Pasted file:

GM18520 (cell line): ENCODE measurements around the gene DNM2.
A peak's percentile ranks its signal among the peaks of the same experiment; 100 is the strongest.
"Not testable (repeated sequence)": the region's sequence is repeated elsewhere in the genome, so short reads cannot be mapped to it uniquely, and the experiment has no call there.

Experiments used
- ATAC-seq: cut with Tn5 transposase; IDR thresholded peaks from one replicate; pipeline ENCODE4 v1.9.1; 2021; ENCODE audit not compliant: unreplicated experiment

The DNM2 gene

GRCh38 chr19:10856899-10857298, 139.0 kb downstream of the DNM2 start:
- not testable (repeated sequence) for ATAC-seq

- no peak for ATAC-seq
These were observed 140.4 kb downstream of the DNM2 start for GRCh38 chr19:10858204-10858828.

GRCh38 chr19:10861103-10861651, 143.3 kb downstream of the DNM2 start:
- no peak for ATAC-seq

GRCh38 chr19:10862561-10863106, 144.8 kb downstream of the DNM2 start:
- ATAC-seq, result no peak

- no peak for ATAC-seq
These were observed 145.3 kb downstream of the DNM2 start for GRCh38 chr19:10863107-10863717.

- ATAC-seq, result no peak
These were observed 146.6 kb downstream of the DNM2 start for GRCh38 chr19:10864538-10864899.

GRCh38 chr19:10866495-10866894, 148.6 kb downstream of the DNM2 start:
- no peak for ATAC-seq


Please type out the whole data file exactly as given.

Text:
GM18520 (cell line): ENCODE measurements around the gene DNM2.
A peak's percentile ranks its signal among the peaks of the same experiment; 100 is the strongest.
"Not testable (repeated sequence)": the region's sequence is repeated elsewhere in the genome, so short reads cannot be mapped to it uniquely, and the experiment has no call there.

Experiments used
- ATAC-seq: cut with Tn5 transposase; IDR thresholded peaks from one replicate; pipeline ENCODE4 v1.9.1; 2021; ENCODE audit not compliant: unreplicated experiment

The DNM2 gene

GRCh38 chr19:10856899-10857298, 139.0 kb downstream of the DNM2 start:
- not testable (repeated sequence) for ATAC-seq

- no peak for ATAC-seq
These were observed 140.4 kb downstream of the DNM2 start for GRCh38 chr19:10858204-10858828.

GRCh38 chr19:10861103-10861651, 143.3 kb downstream of the DNM2 start:
- no peak for ATAC-seq

GRCh38 chr19:10862561-10863106, 144.8 kb downstream of the DNM2 start:
- ATAC-seq, result no peak

- no peak for ATAC-seq
These were observed 145.3 kb downstream of the DNM2 start for GRCh38 chr19:10863107-10863717.

- ATAC-seq, result no peak
These were observed 146.6 kb downstream of the DNM2 start for GRCh38 chr19:10864538-10864899.

GRCh38 chr19:10866495-10866894, 148.6 kb downstream of the DNM2 start:
- no peak for ATAC-seq